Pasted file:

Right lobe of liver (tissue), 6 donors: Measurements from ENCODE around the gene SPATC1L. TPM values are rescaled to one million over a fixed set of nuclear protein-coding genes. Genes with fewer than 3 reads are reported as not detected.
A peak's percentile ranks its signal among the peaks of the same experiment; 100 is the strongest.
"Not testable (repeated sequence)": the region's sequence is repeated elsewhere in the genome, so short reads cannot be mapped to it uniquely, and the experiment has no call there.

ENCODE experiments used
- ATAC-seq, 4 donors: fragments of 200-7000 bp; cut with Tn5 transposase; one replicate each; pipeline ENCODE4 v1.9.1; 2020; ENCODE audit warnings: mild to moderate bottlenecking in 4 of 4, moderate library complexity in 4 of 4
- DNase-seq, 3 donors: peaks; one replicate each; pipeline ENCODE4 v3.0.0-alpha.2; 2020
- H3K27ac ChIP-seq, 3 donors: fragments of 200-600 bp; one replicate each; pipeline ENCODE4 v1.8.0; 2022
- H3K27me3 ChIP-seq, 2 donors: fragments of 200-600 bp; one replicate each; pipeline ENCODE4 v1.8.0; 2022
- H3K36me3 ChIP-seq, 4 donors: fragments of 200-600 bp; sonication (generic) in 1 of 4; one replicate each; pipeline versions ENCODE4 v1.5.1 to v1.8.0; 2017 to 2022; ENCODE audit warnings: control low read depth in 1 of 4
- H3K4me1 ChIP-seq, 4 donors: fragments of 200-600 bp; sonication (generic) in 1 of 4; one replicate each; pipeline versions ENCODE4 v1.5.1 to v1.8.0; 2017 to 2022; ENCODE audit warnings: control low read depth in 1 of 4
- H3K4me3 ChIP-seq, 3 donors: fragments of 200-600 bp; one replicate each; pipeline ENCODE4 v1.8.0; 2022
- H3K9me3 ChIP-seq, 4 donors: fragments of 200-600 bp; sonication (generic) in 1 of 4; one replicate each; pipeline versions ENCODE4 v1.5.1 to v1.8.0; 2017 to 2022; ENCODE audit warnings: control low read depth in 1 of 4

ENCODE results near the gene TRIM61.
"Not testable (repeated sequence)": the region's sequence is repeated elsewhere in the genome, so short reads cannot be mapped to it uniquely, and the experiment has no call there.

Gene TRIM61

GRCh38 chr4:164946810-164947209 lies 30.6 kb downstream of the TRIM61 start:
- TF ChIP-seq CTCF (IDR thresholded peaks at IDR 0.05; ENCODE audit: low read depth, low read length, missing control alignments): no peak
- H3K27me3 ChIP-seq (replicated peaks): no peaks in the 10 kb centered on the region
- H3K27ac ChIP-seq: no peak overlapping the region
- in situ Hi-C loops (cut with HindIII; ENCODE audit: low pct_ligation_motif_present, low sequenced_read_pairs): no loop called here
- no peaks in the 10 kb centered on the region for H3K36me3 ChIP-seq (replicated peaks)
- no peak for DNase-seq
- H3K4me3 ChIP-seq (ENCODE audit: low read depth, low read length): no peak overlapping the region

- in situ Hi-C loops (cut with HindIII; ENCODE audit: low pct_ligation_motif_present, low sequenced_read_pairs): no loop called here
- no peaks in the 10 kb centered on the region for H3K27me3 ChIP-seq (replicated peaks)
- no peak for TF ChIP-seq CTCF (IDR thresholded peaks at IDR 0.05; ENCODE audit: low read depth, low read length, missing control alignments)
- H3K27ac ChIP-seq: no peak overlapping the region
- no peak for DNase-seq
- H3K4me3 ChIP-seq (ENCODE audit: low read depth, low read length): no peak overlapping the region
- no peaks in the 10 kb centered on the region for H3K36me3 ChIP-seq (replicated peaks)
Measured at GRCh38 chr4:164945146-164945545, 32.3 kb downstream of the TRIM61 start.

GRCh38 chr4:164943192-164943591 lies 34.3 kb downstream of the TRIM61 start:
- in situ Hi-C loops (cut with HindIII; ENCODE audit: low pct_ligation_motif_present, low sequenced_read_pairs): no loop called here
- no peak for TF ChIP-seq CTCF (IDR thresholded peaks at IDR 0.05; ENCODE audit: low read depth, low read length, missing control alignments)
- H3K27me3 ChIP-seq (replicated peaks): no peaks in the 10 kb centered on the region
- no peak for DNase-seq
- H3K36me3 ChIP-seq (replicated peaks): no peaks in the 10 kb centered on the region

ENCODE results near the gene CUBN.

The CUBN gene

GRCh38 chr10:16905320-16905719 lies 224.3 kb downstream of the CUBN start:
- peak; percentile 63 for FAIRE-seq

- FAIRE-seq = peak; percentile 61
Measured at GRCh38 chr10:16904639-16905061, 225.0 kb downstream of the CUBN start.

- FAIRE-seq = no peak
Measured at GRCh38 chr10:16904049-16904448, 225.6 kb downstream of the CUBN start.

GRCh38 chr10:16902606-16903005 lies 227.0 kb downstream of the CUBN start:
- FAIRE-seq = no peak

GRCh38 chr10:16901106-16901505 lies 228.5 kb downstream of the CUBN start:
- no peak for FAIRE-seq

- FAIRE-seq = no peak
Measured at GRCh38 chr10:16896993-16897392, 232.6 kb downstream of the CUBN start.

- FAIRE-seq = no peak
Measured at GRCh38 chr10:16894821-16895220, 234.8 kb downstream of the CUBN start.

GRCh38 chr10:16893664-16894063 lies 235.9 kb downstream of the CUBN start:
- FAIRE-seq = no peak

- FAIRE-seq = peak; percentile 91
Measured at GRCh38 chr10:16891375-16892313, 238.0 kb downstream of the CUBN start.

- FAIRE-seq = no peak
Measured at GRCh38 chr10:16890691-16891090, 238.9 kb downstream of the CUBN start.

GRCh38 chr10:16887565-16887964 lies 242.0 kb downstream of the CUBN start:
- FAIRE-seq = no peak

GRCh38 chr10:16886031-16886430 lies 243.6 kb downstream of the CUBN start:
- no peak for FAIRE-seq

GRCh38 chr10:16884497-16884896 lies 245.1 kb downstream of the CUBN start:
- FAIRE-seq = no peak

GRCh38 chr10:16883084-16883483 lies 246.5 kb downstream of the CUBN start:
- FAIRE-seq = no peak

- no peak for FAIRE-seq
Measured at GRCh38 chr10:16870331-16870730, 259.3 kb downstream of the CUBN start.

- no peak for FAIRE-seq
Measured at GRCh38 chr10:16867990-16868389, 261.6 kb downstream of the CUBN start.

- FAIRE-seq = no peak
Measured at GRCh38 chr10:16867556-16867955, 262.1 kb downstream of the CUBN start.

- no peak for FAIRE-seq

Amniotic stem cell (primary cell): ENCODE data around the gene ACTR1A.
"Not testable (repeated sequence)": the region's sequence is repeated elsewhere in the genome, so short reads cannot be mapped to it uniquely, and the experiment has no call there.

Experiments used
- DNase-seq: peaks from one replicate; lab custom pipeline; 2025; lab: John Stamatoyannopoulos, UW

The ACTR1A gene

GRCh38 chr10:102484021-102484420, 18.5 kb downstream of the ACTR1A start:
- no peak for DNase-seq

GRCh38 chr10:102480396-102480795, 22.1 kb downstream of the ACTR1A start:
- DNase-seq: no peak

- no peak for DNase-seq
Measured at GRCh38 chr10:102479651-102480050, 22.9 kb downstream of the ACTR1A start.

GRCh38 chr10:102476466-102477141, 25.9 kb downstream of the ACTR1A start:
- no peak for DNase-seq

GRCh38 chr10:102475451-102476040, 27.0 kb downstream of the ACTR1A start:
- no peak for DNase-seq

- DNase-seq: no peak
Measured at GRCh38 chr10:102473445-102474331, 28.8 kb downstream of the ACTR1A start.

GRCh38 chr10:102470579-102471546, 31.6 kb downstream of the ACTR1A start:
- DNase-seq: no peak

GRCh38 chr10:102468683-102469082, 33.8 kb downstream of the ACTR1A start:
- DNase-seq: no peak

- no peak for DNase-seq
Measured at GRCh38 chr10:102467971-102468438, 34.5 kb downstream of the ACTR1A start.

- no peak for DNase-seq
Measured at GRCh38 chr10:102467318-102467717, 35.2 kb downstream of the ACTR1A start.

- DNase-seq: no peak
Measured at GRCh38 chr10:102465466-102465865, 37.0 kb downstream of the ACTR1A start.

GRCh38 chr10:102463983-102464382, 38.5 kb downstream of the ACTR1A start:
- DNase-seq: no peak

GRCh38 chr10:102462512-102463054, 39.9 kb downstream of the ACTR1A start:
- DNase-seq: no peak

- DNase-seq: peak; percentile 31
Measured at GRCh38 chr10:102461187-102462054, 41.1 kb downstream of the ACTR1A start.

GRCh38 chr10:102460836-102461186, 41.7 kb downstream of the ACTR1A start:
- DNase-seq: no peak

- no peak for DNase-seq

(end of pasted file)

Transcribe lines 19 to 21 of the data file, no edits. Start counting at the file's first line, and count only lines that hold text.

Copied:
- H3K27ac ChIP-seq: no peak overlapping the region
- in situ Hi-C loops (cut with HindIII; ENCODE audit: low pct_ligation_motif_present, low sequenced_read_pairs): no loop called here
- no peaks in the 10 kb centered on the region for H3K36me3 ChIP-seq (replicated peaks)